When a yellowfin tuna is hooked on a lure they tend to fight completely different to a longtail. Instead of arching up and down the ledge I’ve seen a lot of yellowfin tuna power off towards the horizon and suddenly turn back towards the rocks. These impressive looking tuna will also dive a lot deeper than longtails and will often swim around in circles. During this time it is important to keep your rod loaded and maintain constant pressure on the fish to prevent the hooks from dislodging.


Mackerel tuna are often referred to as “mack tuna” by Aussie anglers and the most common size encountered by rock fisherman is usually between 2-10kgs. Some of the most popular locations to target mack tuna include the Urangan Pier at Hervey Bay and 1770 on the central Queensland coast.
Medium sized metals between 35 and 65gms are ideal for chasing mackerel tuna. Larger mack tuna will also hit hardbodied lures such as poppers and deep divers.
These fish can hit lures travelling at high speeds and will often attack lures in mid water.
These tuna usually travel in large pods and can often be found in plague proportions in southern Queensland and northern New South Wales. At times these “green goblins” can be a real pest when targeting larger tuna species and other pelagics such as Spanish mackerel.
Although mack tuna are not known for their stamina they can still put up a good honest fight. Most fish will often take one screaming run as soon as they are hooked. After peeling 50-100m of line most fish will burn out and will head towards the rocks showing very little resistance. The most appropriate tackle to target these fish with is a light to medium flick stick loaded with 20-30lb braid. Although mack tuna are not regarded as a trophy fish they are an excellent species for beginners to practice their skills on.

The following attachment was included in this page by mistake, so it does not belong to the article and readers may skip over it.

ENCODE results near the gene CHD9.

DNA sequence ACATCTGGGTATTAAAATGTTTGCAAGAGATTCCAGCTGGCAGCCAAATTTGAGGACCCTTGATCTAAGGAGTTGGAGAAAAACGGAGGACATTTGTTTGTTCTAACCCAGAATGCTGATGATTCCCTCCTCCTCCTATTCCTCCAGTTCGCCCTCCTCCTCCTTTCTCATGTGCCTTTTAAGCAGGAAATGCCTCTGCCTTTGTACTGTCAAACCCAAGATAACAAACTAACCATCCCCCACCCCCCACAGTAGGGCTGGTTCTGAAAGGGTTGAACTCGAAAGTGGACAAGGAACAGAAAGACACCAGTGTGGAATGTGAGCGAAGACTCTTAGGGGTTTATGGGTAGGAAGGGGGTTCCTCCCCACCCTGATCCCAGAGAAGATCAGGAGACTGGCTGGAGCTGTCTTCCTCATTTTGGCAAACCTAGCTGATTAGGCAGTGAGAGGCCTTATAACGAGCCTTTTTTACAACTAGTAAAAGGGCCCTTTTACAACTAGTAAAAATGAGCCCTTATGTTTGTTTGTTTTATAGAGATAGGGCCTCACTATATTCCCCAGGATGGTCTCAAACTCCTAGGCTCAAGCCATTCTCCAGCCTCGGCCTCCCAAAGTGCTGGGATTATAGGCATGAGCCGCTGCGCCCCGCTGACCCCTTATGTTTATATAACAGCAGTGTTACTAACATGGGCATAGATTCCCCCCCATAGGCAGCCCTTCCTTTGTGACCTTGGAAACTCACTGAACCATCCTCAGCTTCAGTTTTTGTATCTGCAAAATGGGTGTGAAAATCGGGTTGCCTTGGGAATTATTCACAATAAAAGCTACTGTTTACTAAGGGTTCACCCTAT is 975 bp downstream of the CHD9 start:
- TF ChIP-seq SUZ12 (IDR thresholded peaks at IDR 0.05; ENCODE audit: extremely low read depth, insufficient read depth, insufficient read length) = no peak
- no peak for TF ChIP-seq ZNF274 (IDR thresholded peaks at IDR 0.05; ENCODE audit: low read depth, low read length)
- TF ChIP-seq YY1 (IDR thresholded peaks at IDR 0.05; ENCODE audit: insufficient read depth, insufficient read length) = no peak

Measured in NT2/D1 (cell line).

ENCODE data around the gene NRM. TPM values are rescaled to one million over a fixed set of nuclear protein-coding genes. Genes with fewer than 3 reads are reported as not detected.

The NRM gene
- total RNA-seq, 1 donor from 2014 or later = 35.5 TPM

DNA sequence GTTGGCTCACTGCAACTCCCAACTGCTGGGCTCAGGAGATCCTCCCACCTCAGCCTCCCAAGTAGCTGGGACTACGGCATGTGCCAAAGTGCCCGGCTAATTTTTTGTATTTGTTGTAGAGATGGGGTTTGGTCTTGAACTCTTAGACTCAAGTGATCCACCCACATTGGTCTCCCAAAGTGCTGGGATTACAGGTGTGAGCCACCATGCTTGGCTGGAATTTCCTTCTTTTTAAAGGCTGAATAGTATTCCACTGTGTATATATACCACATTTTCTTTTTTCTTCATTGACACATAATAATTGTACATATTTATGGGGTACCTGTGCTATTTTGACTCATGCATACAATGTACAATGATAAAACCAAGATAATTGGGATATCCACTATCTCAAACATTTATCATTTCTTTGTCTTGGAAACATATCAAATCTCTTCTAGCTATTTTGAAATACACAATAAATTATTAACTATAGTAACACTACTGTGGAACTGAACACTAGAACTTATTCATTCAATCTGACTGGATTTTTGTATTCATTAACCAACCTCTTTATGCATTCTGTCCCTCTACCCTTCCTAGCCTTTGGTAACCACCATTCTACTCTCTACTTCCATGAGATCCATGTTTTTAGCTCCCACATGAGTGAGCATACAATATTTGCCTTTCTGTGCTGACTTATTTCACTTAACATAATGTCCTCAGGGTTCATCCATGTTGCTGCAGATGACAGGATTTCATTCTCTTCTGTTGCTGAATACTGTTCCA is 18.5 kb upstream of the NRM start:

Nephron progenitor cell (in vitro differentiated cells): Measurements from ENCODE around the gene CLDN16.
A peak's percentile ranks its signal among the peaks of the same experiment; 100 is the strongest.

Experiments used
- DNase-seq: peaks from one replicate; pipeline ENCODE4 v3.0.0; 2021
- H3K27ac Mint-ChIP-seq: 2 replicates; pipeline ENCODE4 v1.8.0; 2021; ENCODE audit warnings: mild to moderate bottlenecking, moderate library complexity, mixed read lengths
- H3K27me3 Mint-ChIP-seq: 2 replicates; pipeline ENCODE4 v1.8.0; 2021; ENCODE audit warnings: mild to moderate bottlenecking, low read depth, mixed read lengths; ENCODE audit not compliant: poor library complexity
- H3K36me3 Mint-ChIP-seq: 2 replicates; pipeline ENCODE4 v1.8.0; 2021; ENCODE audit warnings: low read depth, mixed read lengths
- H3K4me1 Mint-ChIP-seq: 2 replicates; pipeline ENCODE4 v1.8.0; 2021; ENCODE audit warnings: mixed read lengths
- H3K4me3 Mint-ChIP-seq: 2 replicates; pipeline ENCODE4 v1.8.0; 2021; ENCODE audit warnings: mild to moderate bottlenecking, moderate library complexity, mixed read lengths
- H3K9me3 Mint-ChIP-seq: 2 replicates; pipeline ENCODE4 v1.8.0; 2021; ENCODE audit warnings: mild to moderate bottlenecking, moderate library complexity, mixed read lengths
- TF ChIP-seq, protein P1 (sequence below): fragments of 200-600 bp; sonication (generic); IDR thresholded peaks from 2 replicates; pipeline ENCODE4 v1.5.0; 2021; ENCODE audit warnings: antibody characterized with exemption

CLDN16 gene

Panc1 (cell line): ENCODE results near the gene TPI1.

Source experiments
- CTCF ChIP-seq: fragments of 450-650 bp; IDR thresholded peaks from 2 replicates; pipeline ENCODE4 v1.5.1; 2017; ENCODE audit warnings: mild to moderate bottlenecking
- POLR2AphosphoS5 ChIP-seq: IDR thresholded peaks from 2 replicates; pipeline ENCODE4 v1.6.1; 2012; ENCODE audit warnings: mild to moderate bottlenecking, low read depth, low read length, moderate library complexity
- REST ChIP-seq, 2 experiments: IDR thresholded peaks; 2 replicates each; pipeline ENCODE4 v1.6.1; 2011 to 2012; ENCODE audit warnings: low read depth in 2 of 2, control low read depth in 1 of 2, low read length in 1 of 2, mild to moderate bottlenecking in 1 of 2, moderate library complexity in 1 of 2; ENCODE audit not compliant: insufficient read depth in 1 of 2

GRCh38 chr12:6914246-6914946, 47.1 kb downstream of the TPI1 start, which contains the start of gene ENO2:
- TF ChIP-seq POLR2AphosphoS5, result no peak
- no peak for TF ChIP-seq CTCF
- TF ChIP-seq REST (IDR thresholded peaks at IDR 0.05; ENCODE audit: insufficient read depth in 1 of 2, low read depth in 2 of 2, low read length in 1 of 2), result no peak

Striped tuna are also known as skipjack tuna and these fish are a popular target for light tackle enthusiasts. Most fish encountered by rock fisherman are between 2-6kg and possess extreme speed for a fish their size. Striped tuna prefer cooler waters and some of the best locations to spin up these tuna include the deepwater ledges of Jervis Bay and Greencape on the New South Wales south coast.
Striped tuna can be real fussy when it comes to lure size and at times they will only feed on minute baitfish. When targeting these tuna it is important to match your lure size and profile to the local baitfish they are feeding on. Some of the best lures for targeting striped tuna include the 35gm Surecatch Bishop and the Gilles Baitfish. I have also caught plenty of striped tuna on the old fashioned white barrel sinker. These lead slugs can easy be made by coating a barrel sinker with white paint or with some white heat shrink tubing.
The most suitable tackle for chasing striped tuna is a light 10-20lb spinfishing outfit. Using light braid will allow you to cast small lures between 15-35gms. A high-speed threadline reel is also recommended as striped tuna love lures that are travelling at warped speeds. When hooked on the right tackle these little tuna can provide some excellent sportfishing. Larger fish above the 5kg mark can be a real handful and will often take three or four powerful runs before they can be subdued.
Striped tuna tend to travel in large schools and can often be seen terrorising small baitfish on the surface. These schools of tuna can move extremely fast across the surface from one patch of bait to another. To have a good shot at these fish you need to be ready with your rod in hand as you only get one or two casts at each passing school.
Tuna are one of the most wide spread species available to the Aussie angler and due their lure crunching capabilities they are considered an extremely sought after gamefish around the world. I love chasing these speed demons with my feet planted on rocks as it is challenging, exciting and very rewarding.


Rod: 7.5-9ft medium fast spin stick
Reel: high speed threadlines 4000-6500size
Main line: 10-65lb braid depending on the target species
Leader: 40-60lb hard monofilament

Goshie’s Lure Picks
Surecatch Knight 40-85gm
Surecatch Bishop 35-65gm
Richter Surface plug 3oz/117mm
Cotton Cordell 150mm pencil popper
Rapala X-rap SRX-14